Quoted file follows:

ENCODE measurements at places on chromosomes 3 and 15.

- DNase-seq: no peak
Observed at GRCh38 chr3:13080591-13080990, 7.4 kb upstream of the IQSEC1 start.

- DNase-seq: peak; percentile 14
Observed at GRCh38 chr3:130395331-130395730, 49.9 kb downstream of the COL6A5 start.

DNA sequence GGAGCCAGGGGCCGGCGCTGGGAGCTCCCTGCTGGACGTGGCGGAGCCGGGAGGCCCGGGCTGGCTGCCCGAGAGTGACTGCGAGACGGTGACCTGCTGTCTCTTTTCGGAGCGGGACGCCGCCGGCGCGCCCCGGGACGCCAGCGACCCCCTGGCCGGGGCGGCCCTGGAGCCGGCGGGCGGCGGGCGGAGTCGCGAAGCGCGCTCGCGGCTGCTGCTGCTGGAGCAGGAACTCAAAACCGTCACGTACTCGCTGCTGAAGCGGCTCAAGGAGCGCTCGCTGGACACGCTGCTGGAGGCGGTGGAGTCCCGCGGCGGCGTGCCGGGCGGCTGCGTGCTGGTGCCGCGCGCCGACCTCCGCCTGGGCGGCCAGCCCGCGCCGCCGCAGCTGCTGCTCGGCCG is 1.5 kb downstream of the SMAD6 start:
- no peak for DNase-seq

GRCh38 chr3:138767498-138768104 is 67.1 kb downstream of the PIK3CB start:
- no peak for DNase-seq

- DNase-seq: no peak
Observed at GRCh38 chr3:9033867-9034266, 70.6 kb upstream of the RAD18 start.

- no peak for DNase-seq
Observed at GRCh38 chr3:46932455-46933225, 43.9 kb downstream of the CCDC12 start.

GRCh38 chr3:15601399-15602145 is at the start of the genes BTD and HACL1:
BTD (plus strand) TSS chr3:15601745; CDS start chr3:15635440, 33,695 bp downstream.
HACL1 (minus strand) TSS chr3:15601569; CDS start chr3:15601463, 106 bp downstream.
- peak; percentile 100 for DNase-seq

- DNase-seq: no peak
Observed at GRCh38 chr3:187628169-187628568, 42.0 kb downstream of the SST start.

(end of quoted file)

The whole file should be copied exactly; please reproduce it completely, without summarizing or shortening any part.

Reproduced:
ENCODE measurements at places on chromosomes 3 and 15.

- DNase-seq: no peak
Observed at GRCh38 chr3:13080591-13080990, 7.4 kb upstream of the IQSEC1 start.

- DNase-seq: peak; percentile 14
Observed at GRCh38 chr3:130395331-130395730, 49.9 kb downstream of the COL6A5 start.

DNA sequence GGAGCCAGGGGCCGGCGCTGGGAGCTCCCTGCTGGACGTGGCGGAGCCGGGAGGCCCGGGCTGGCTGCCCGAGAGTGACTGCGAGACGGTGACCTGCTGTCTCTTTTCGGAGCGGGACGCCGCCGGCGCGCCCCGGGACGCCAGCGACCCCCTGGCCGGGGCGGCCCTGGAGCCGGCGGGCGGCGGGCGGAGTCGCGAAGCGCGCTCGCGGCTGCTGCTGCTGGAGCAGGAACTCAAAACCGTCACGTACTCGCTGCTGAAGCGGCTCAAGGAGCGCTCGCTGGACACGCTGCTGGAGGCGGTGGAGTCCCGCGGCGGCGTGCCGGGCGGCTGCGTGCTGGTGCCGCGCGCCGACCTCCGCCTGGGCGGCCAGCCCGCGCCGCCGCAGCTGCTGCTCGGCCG is 1.5 kb downstream of the SMAD6 start:
- no peak for DNase-seq

GRCh38 chr3:138767498-138768104 is 67.1 kb downstream of the PIK3CB start:
- no peak for DNase-seq

- DNase-seq: no peak
Observed at GRCh38 chr3:9033867-9034266, 70.6 kb upstream of the RAD18 start.

- no peak for DNase-seq
Observed at GRCh38 chr3:46932455-46933225, 43.9 kb downstream of the CCDC12 start.

GRCh38 chr3:15601399-15602145 is at the start of the genes BTD and HACL1:
BTD (plus strand) TSS chr3:15601745; CDS start chr3:15635440, 33,695 bp downstream.
HACL1 (minus strand) TSS chr3:15601569; CDS start chr3:15601463, 106 bp downstream.
- peak; percentile 100 for DNase-seq

- DNase-seq: no peak
Observed at GRCh38 chr3:187628169-187628568, 42.0 kb downstream of the SST start.